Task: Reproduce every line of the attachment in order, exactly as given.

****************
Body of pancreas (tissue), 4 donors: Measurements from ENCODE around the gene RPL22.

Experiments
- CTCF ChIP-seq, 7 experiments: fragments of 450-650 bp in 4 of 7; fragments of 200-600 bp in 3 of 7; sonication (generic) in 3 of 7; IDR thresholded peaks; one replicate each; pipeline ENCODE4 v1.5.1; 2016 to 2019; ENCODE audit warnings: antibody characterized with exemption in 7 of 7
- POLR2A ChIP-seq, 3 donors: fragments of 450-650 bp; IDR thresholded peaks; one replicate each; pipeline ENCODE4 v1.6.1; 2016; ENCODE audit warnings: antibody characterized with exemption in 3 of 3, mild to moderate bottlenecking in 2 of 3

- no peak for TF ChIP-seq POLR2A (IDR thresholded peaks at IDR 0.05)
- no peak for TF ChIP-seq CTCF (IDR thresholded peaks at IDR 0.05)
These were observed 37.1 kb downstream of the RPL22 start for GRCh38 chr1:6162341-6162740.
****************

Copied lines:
Body of pancreas (tissue), 4 donors: Measurements from ENCODE around the gene RPL22.

Experiments
- CTCF ChIP-seq, 7 experiments: fragments of 450-650 bp in 4 of 7; fragments of 200-600 bp in 3 of 7; sonication (generic) in 3 of 7; IDR thresholded peaks; one replicate each; pipeline ENCODE4 v1.5.1; 2016 to 2019; ENCODE audit warnings: antibody characterized with exemption in 7 of 7
- POLR2A ChIP-seq, 3 donors: fragments of 450-650 bp; IDR thresholded peaks; one replicate each; pipeline ENCODE4 v1.6.1; 2016; ENCODE audit warnings: antibody characterized with exemption in 3 of 3, mild to moderate bottlenecking in 2 of 3

- no peak for TF ChIP-seq POLR2A (IDR thresholded peaks at IDR 0.05)
- no peak for TF ChIP-seq CTCF (IDR thresholded peaks at IDR 0.05)
These were observed 37.1 kb downstream of the RPL22 start for GRCh38 chr1:6162341-6162740.